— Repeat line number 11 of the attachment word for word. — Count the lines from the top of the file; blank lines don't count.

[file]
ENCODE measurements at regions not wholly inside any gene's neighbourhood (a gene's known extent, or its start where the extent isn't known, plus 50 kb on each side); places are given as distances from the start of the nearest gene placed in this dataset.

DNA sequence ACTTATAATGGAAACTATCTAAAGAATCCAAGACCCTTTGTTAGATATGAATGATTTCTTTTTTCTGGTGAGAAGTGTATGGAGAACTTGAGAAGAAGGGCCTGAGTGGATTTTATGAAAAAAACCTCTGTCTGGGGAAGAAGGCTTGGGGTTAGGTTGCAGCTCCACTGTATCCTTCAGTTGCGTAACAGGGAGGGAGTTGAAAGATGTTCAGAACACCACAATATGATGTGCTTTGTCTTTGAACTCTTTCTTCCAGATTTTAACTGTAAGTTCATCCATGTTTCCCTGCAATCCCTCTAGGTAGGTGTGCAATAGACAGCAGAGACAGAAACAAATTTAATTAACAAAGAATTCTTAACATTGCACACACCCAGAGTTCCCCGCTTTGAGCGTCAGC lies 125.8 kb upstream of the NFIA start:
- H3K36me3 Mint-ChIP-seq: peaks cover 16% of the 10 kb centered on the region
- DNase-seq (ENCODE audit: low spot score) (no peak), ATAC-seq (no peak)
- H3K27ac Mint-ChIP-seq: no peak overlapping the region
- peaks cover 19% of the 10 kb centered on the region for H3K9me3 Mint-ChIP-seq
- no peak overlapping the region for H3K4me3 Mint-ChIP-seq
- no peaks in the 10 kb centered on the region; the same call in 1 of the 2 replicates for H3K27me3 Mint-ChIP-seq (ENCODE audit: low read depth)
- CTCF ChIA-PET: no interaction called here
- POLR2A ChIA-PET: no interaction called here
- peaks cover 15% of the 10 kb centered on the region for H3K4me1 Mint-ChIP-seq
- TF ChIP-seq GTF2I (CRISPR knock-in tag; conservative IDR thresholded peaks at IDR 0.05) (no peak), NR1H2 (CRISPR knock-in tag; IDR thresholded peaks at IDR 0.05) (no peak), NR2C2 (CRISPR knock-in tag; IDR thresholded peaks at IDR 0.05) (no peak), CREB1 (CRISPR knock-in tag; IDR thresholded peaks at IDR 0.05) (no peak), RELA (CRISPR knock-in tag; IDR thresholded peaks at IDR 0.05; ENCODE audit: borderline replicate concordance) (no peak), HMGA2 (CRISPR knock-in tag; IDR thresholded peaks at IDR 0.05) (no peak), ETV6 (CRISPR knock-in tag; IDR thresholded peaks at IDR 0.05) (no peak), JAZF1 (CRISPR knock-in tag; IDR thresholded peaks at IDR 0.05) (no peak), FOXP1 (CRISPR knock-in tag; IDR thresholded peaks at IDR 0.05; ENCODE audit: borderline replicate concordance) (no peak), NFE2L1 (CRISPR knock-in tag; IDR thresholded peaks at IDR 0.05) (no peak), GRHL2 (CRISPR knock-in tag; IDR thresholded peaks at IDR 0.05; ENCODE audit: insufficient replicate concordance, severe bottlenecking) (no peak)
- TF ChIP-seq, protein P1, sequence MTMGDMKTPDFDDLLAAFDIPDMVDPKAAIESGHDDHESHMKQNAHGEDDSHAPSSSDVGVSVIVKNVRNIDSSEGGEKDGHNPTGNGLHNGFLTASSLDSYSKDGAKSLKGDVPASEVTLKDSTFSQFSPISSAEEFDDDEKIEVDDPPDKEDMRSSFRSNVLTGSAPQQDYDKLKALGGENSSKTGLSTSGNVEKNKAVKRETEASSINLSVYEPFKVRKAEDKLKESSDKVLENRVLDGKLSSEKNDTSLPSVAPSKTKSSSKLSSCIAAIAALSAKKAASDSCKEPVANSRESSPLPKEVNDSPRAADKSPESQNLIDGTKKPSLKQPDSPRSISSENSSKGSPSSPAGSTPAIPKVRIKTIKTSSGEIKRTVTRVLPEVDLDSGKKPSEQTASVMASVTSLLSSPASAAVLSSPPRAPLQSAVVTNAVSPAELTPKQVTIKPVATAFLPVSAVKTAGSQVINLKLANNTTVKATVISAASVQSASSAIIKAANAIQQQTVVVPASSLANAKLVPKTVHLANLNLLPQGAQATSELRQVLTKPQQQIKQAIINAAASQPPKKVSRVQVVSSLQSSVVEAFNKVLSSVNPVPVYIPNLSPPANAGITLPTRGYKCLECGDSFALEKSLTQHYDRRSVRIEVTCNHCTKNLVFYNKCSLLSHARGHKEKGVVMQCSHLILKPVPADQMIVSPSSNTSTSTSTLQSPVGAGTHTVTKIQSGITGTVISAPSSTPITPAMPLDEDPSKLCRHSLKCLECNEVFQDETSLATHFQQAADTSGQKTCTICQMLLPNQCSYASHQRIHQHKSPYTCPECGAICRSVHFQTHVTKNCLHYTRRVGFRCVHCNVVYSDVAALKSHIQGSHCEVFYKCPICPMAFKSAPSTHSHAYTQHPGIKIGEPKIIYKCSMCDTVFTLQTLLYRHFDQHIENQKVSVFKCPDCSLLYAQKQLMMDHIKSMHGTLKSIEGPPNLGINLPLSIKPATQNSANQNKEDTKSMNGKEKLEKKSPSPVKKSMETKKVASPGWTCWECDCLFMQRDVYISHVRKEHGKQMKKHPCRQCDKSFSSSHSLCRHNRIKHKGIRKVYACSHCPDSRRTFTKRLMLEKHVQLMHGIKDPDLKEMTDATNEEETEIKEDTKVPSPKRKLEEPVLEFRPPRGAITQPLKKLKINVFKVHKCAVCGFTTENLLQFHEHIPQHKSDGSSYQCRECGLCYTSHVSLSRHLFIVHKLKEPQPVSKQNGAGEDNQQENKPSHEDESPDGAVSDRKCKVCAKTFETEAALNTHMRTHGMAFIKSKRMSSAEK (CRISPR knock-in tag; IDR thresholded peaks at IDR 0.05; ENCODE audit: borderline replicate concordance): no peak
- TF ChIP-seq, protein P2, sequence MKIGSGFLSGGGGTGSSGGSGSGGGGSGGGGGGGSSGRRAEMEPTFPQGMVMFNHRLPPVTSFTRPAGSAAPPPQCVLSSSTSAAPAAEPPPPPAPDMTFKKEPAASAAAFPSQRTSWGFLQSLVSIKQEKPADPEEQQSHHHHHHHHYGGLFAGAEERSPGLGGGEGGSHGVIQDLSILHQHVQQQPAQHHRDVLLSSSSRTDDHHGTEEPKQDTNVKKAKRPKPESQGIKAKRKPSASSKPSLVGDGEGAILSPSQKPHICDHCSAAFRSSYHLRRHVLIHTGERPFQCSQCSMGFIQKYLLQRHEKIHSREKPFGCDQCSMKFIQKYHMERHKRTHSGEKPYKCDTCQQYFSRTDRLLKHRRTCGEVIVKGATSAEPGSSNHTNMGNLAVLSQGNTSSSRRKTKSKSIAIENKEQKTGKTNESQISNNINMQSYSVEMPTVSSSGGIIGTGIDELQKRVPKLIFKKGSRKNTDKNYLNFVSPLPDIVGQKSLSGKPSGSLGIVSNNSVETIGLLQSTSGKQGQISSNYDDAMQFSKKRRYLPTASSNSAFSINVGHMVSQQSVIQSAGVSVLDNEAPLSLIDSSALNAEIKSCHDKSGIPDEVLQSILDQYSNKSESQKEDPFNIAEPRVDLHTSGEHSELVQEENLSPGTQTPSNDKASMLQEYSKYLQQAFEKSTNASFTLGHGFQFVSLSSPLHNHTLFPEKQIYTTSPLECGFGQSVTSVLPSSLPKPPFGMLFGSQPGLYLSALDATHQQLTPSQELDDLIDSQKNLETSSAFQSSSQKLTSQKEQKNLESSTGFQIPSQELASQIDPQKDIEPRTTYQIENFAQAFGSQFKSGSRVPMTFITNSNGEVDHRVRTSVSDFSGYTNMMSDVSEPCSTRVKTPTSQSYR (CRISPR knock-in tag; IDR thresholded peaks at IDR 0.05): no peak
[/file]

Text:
- peaks cover 15% of the 10 kb centered on the region for H3K4me1 Mint-ChIP-seq